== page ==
Life Behind The Camera: What I Learnt As A Wedding Photographer

Nov 10, 2017 5 Min Read

The first camera I ever got my hands on was a fully-manual Nikon SLR film camera. I was probably age 10. Thanks to my lens-wielding father, I was fortunate enough to get a good head-start in the world of photography. 

My love for it developed further as I grew up, mainly fuelled by the curiosity of meeting new people and being able to contribute to their stories in the form of photos. 

I soon discovered that the kind of moments I loved capturing the most were often found at weddings. Being a wedding photographer can be both magical and nerve-wrecking at the same time. 

A marriage is such a big milestone of two lives coming together and so the wedding itself is naturally driven by strong emotions, colourful personalities and, of course, high expectations on the photographer. 

It’s your duty to capture every important moment so that the couple and their families can revisit them in future as they recall the story of their lives through your photos. 

Yes, the best wedding photographers are really just great ninja storytellers and I knew that the only way to get better at storytelling through photos was to form the right habits.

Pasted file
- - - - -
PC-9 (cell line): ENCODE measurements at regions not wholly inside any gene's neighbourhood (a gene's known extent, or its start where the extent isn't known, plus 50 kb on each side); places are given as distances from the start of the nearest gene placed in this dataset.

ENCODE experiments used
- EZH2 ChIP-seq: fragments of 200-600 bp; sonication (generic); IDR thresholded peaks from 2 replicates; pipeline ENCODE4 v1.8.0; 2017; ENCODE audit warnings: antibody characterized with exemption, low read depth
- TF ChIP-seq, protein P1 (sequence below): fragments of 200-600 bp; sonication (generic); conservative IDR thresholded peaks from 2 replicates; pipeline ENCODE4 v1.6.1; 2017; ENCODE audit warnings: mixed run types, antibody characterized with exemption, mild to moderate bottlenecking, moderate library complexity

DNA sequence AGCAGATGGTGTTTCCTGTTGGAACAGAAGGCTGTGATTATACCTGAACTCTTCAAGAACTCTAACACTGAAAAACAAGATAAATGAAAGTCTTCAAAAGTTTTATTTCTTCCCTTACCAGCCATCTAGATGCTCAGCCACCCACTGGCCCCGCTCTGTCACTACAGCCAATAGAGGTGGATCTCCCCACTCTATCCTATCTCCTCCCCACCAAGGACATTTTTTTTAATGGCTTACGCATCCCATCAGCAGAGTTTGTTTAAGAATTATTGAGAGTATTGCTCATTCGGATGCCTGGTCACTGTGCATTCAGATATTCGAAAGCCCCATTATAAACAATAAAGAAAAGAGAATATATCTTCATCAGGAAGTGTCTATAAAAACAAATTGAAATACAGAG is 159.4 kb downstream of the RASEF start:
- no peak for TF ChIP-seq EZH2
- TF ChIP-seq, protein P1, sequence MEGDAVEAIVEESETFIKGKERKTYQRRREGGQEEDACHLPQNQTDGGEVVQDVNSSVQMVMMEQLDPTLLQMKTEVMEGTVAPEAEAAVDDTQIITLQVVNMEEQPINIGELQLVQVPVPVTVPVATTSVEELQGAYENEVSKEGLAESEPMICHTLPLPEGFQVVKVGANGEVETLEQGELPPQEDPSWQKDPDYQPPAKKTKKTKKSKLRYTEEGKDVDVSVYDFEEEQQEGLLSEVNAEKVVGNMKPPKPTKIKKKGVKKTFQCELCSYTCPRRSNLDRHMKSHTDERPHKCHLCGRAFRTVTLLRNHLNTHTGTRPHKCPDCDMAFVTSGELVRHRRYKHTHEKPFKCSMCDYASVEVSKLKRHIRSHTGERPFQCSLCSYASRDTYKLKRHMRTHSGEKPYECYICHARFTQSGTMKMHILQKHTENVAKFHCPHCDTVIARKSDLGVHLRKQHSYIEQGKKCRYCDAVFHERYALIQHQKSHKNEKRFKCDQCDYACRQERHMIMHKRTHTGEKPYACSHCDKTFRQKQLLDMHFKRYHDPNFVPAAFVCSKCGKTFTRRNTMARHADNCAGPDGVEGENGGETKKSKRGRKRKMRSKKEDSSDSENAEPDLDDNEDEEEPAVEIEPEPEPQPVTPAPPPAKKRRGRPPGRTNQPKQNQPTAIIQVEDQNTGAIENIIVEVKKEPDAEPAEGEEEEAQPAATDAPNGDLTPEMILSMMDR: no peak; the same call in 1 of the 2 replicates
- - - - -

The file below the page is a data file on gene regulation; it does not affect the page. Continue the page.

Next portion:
However, I recently realised that these habits or these lessons I learnt from wedding photography aren’t just applicable for telling someone else’s story in photos.

It can be applicable in living the story of your own life too. 

Here are some of the life lessons I picked up during this time: 

See different

People never hire you to take photos the same way that just anybody does. They choose you specifically for how you see the world. 

How you capture the simplest things in such a way that it becomes a real moment. 

How you’re able to use the most ordinary objects available around you just to add that extra depth, meaning, and colour to your photo (e.g. a tree branch, a lightbulb, a glass bottle). 

To be able do that, you have to be committed to seeing things differently. 

Taking it beyond the viewfinder, this too can be applied to your daily encounters at work, in a family situation, or even when listening to a friend in need. 

You could turn a negative situation into a positive one. Or an ordinary experience into something extraordinary. There is so much value you can bring to the world around you when you just ‘see different’.

READ: The 9-to-5 Job Is Dying And Here’s Why

Position yourself for the best

Have you ever come across a photo and wondered:

How in the world did the photographer manage to capture that?!

Well, let me tell you (and this is especially true of wildlife and nature photography), those moments probably didn’t happen by chance or sheer luck. 

Sometimes you have to go in knowing what you want to see and then anticipating those situations so that you’re ready to capture them when it happens. 

Maybe it’s keeping yourself in front of the bride and groom after the posed photo sessions are done so you get that gorgeous sun-lit lens flare just as they spontaneously swing the flower girl up in air and catch her midway in her giggles.